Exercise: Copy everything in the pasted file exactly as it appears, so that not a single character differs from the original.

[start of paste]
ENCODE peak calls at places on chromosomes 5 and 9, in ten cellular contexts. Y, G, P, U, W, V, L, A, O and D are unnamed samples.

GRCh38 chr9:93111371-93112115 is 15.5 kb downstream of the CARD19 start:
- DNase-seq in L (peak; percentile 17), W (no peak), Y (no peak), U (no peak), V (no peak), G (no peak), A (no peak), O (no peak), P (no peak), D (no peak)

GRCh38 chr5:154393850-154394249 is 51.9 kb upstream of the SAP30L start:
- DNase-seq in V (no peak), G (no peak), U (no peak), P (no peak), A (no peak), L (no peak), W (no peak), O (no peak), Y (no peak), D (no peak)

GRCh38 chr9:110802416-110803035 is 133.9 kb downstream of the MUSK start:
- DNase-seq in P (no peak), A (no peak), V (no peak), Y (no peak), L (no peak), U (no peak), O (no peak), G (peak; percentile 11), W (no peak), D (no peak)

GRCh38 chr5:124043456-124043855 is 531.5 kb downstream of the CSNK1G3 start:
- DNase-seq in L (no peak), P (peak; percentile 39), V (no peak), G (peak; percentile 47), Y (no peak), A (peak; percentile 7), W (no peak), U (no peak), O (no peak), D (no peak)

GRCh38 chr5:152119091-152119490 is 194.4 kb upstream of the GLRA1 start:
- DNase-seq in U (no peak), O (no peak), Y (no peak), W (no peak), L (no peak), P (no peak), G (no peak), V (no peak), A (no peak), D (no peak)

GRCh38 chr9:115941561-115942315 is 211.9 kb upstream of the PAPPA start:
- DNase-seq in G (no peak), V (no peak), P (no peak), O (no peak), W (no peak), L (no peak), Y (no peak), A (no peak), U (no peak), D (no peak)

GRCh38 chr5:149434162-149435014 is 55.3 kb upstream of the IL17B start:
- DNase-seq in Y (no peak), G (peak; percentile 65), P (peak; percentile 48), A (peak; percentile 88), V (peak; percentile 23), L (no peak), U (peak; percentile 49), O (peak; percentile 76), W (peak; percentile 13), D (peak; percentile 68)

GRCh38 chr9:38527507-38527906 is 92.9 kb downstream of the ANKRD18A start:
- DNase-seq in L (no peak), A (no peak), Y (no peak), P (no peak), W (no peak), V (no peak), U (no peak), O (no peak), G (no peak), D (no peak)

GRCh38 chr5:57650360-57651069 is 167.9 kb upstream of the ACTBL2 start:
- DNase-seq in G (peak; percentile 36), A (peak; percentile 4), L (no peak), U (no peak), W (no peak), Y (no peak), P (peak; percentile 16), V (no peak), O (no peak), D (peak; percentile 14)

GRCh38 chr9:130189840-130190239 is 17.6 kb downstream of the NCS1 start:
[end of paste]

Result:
ENCODE peak calls at places on chromosomes 5 and 9, in ten cellular contexts. Y, G, P, U, W, V, L, A, O and D are unnamed samples.

GRCh38 chr9:93111371-93112115 is 15.5 kb downstream of the CARD19 start:
- DNase-seq in L (peak; percentile 17), W (no peak), Y (no peak), U (no peak), V (no peak), G (no peak), A (no peak), O (no peak), P (no peak), D (no peak)

GRCh38 chr5:154393850-154394249 is 51.9 kb upstream of the SAP30L start:
- DNase-seq in V (no peak), G (no peak), U (no peak), P (no peak), A (no peak), L (no peak), W (no peak), O (no peak), Y (no peak), D (no peak)

GRCh38 chr9:110802416-110803035 is 133.9 kb downstream of the MUSK start:
- DNase-seq in P (no peak), A (no peak), V (no peak), Y (no peak), L (no peak), U (no peak), O (no peak), G (peak; percentile 11), W (no peak), D (no peak)

GRCh38 chr5:124043456-124043855 is 531.5 kb downstream of the CSNK1G3 start:
- DNase-seq in L (no peak), P (peak; percentile 39), V (no peak), G (peak; percentile 47), Y (no peak), A (peak; percentile 7), W (no peak), U (no peak), O (no peak), D (no peak)

GRCh38 chr5:152119091-152119490 is 194.4 kb upstream of the GLRA1 start:
- DNase-seq in U (no peak), O (no peak), Y (no peak), W (no peak), L (no peak), P (no peak), G (no peak), V (no peak), A (no peak), D (no peak)

GRCh38 chr9:115941561-115942315 is 211.9 kb upstream of the PAPPA start:
- DNase-seq in G (no peak), V (no peak), P (no peak), O (no peak), W (no peak), L (no peak), Y (no peak), A (no peak), U (no peak), D (no peak)

GRCh38 chr5:149434162-149435014 is 55.3 kb upstream of the IL17B start:
- DNase-seq in Y (no peak), G (peak; percentile 65), P (peak; percentile 48), A (peak; percentile 88), V (peak; percentile 23), L (no peak), U (peak; percentile 49), O (peak; percentile 76), W (peak; percentile 13), D (peak; percentile 68)

GRCh38 chr9:38527507-38527906 is 92.9 kb downstream of the ANKRD18A start:
- DNase-seq in L (no peak), A (no peak), Y (no peak), P (no peak), W (no peak), V (no peak), U (no peak), O (no peak), G (no peak), D (no peak)

GRCh38 chr5:57650360-57651069 is 167.9 kb upstream of the ACTBL2 start:
- DNase-seq in G (peak; percentile 36), A (peak; percentile 4), L (no peak), U (no peak), W (no peak), Y (no peak), P (peak; percentile 16), V (no peak), O (no peak), D (peak; percentile 14)

GRCh38 chr9:130189840-130190239 is 17.6 kb downstream of the NCS1 start: